Volunteers at The Ringling selflessly donate their talents and thousands of hours each year, and some of these dedicated individuals commit their time to remarkable projects in the Art Library.
Bill Reynolds spent his career working as a mechanical engineer and consultant, before retirement brought him to Sarasota and The Ringling. “A lifelong love of books brought me to the library,” Reynolds said in a recent interview, “Where I found there were excellent volunteer opportunities.”
One of the projects on which Reynolds has spent significant time focuses on the personal library of John Ringling. The Art Library now houses and conserves about 630 of the volumes that John Ringling owned when he and Mable lived in Ca d’Zan.
“I became interested in John Ringling’s personal library while inventorying the Rare Book collection, where over 900 of his auction catalogs are stored.” Reynolds developed a spreadsheet to match the book inventory made in 1937 after John Ringling’s death with the books in his collection today, and he found that the library has about 96% of Ringling’s original art book titles. "During that process,” Reynolds says, “We found several more of his art books in the General Collection and in the Rare Book Collection. However, mysteries remain!”
Reynolds says that the collection today contains a number of books that clearly belonged to Ringling (for instance, they bear inscriptions to him) but were not in the 1937 inventory.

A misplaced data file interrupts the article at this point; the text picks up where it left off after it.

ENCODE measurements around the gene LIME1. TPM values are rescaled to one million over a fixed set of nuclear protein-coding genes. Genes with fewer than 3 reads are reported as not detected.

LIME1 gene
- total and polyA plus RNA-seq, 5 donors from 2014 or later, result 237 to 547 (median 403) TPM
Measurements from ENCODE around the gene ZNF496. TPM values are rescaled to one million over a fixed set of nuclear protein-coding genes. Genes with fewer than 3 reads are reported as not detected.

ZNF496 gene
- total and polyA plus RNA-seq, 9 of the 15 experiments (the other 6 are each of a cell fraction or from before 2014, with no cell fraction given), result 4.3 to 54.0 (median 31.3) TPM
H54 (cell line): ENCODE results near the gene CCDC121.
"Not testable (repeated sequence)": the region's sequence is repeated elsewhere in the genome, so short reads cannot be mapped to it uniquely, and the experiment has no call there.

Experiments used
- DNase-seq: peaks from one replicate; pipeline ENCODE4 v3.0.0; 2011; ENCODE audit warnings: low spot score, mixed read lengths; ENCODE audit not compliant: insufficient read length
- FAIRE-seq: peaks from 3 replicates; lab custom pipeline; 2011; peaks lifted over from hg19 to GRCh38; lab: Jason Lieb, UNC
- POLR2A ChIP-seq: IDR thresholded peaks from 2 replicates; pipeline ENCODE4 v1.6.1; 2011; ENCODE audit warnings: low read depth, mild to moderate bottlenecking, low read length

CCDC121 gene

Recently, a set of eighteen leather-bound, limited edition volumes published in 1901, was discovered in Ca d’Zan. Reynolds was able to determine that these books were once owned by John Ringling after checking the book inventory list and discovering that the edition number in the books matched the one in the inventory. These books have now returned to the John Ringling Collection in the Art Library to be added to the rare book collection.
This project provides invaluable insight for the Art Library, as Ringling’s collection provides so much insight into who he was as a collector. Reynold’s work includes other collections as well: he has worked on projects digitizing the files on exhibitions held at The Ringling since the late 1940s. He has also inventoried most of the rare book collections, including those on the Merci Train and the artist, William Pogany. More recently, he has inventoried the Circus Collection, reference books, and Legacy Collection. “I am currently developing a list of books and their attributes in the George Ellis Collection.”
The Art Library is open from 1:00 to 5:00 p.m. to the public and John Ringling’s personal library is available to view by appointment (please call 941-359-5700, ex. 2701 or 2703).
The work of volunteers helps to improve our library, which is one of the largest and most comprehensive art libraries in the Southeastern US. To find out about volunteer opportunities with the Library, please contact Elisa Hansen, Head of Library Services (firstname.lastname@example.org).